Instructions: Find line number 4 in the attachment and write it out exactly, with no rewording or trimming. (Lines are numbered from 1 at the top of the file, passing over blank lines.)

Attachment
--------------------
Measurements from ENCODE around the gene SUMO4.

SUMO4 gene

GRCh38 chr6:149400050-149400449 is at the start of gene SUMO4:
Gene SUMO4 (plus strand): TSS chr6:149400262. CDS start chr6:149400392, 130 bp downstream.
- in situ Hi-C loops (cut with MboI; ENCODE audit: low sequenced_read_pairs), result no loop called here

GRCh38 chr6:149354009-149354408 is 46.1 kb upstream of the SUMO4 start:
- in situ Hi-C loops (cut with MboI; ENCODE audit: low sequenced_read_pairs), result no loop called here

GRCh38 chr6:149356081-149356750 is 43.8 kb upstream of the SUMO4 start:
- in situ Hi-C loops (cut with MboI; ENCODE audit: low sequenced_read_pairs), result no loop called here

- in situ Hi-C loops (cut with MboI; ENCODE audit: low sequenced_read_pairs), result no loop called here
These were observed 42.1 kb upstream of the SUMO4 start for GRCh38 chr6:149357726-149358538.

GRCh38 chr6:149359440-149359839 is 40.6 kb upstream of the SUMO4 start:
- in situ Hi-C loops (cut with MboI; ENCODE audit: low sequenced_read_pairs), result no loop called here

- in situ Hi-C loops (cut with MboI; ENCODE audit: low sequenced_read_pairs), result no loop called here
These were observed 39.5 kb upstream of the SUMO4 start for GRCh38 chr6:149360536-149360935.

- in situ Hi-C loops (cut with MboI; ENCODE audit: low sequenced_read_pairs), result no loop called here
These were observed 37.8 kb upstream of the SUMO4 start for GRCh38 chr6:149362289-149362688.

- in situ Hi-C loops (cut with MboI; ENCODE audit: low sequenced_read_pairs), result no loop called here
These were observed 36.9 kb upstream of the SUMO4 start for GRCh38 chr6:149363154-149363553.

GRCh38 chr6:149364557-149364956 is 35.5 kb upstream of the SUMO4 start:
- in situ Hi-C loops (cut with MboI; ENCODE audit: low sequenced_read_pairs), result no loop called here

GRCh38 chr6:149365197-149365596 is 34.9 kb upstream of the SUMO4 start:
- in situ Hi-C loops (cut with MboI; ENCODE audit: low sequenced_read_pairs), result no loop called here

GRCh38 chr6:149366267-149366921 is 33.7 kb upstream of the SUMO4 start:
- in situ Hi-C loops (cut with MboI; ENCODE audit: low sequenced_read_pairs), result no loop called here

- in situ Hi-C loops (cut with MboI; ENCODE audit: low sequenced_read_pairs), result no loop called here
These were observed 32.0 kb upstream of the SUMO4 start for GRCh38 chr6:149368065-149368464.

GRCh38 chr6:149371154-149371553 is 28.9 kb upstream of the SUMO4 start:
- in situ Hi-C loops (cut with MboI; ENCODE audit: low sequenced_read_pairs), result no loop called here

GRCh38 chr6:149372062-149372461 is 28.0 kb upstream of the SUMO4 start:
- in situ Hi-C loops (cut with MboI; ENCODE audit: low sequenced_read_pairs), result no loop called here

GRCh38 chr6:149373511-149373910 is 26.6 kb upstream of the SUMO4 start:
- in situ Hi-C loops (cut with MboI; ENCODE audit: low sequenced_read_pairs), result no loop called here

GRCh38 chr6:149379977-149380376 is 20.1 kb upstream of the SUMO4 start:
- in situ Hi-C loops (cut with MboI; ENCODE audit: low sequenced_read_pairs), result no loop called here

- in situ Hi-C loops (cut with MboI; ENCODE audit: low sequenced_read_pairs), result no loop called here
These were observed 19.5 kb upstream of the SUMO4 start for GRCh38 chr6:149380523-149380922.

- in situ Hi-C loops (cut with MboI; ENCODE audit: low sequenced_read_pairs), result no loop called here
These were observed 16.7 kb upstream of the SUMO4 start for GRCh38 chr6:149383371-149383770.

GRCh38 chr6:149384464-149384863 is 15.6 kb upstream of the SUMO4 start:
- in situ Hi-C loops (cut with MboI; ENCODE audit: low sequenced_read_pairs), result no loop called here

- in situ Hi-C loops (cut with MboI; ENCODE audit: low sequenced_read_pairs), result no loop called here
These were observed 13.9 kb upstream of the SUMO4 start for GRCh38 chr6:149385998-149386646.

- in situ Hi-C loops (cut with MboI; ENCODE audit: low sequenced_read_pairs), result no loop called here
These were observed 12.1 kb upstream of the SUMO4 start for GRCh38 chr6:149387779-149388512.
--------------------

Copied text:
Gene SUMO4 (plus strand): TSS chr6:149400262. CDS start chr6:149400392, 130 bp downstream.